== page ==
But so much has changed: my brain has grown and reformed its patterns since then. Neuroplasticity tells us that the patterns in our brain are constantly changing. Most of my cells have died since then, being replaced by new generations. With twins, you could have argued that twin brothers at 7 are more similar than the 7 year old version and the 40 year old version of the same person. But the 40 year old and the 7 year old share a linked experience of being one person...

Which leads me to believe that it's just the uninterrupted existence of Paul that leads me to connect my current experiences with that child's experiences. I've got memories, but those aren't the same as a real experience. 7 Year old Paul experienced consciousness, 24 year old Paul is experiencing consciousness: everybody is. Memories, opinions, the chemicals rushing past our neurons are just incidentals. My perception of me, my intelligence and opinions, is less fundamental then this experiencing of looking out of two eyes: that's what I relate to as me, more deeply then the realities of a single moment.

Which all, ultimately, leads me to believe that what I would most deeply connect to as myself, the core of being, that thing experiencing emotions and visions and the pinch of the cheeks during a smile and the wind blowing through your hair: that wasn't limited to the boy looking at a tree. Whatever natural phenomenon leads me to perceive the world instead of blindly reacting to physical laws is at work in everybody. Thus while at one level I am Paul, I also believe I'm everyone else, everyone who will exist, at least until humanity dies off or evolves past my experiences. It doesn't feel true, at a level. I still feel, and am, closed off from every other experience. But that division of the world into individual pockets of consciousness doesn't mean they aren't all, in an important way, the same. When I die, these thoughts will be gone, these experiences forgotten, but experiencing and thinking will persist. What I thought was my own first-person experience will continue peering out some billions of pairs of eyes.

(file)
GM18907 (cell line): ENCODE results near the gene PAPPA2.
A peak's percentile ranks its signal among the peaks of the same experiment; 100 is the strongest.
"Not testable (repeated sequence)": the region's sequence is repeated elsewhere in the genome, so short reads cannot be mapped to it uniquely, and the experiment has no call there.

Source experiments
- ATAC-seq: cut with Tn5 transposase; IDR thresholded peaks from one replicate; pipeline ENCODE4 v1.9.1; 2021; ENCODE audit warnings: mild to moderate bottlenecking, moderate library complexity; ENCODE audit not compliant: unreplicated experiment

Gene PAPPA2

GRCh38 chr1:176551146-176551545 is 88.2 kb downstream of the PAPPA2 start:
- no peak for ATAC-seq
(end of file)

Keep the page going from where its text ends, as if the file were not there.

Sunday, May 2, 2010

A Few Thoughts on Creating

I find it much easier to start a project than to see it through. I don't think anybody maintains enthusiasm through the whole of a large undertaking, but it seems to be my shortcoming more than many. It's got to have something to do with my preference for ideas: I like the new. I like working out the interactions in a complex system. I like mapping a story arc, or drawing a mock-up. Once that part is done, though, and it's time to turn ideas into realities, I start losing focus. The siren songs of new ideas beckon.

Hence two weeks without a new post.

It's easy to be productive when you've got the enthusiasm for it. Some blog posts stream effortlessly through my fingers and into the electronic aether. But sometimes it has to be forced out. It's a phenomena I don't really understand. It's easy to run out of creative juices in any activity. Sometimes you just stare at a blank sheet of paper, or type away at code despite your brain pleading for television or a walk. Getting away from it, playing a video game or reading a book can help. But consuming media just as often leaves me more lethargic and uninterested than ever.